The Senate Finance Committee on Dec. 11 released updated text of the Committee’s title of the Build Back Better Act (BBBA) that includes a refundable direct payment of energy-related tax credits, mirroring the House-passed version of the BBBA.
Section 126104 of the tax title would create new section 6417 of the Internal Revenue Code allowing for “elective payment of applicable credits.” These credits include the:
- Section 30C credit for alternative fuel;
- Section 45 production tax credit;
- Section 45Q carbon oxide sequestration credit;
- Section 45V zero-emission nuclear power production credit;
- Section 45W clean hydrogen production credit;
- Section 48 investment tax credit, and
- Section 48D transmission tax credit.
The provision has been specifically written to allow public power utilities and rural electric cooperatives to claim this refundable direct payment tax credits. The Tennessee Valley Authority is also explicitly allowed to claim refundable direct payment tax credits.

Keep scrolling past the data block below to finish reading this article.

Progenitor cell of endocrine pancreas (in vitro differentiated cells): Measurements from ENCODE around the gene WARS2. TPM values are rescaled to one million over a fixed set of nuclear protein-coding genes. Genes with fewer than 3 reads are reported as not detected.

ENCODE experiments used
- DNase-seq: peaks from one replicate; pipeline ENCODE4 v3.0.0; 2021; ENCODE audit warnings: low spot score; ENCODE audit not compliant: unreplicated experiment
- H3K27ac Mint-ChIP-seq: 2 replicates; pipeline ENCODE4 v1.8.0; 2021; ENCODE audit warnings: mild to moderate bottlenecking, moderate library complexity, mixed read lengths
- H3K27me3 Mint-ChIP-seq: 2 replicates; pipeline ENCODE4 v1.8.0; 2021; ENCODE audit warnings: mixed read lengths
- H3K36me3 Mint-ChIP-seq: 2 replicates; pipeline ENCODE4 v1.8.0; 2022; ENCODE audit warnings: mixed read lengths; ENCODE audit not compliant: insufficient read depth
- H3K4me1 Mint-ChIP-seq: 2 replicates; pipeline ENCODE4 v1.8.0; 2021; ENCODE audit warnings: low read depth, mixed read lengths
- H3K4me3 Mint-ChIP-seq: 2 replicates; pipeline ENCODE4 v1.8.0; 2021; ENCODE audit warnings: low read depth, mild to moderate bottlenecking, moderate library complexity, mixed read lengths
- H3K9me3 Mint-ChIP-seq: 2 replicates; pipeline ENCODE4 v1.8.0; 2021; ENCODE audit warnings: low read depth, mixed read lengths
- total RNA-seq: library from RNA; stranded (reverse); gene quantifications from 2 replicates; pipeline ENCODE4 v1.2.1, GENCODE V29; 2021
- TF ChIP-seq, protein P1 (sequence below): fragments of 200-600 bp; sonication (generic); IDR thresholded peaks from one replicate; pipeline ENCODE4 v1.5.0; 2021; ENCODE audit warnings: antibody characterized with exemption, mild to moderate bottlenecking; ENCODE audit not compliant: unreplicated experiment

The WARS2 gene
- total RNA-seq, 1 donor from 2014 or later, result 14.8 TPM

In addition, the refundable direct payments would generally be reduced by 15 percent for facilities that are financed with tax-exempt bonds.
Additionally, the section 48 investment tax credit has been expanded to include energy storage technology, qualified biogas property, microgrid controllers, and hydropower environmental improvement property.
Under the bill, the term “hydropower environmental improvement property” means property the purpose of which is to: (1) add or improve safe and effective fish passage, including new or upgraded turbine technology, fish ladders, fishways, or other fish passage technology with respect to a qualified dam; (2) maintain or improve the quality of the water retained or released by a qualified dam, or (3) promote downstream sediment transport processes and habitat maintenance with respect to a qualified dam.
Senate Majority Leader Chuck Schumer, D-N.Y., has said he hopes to bring the bill to a vote in the Senate before December 25 and under the budget reconciliation process.
Under such a process, the bill would require only a simple majority to pass. It remains unclear whether Senate Energy and Natural Resources Committee Chairman Joe Manchin, D-W.Va, and Senator Kyrsten Sinema, D-Ariz., support the bill as currently drafted.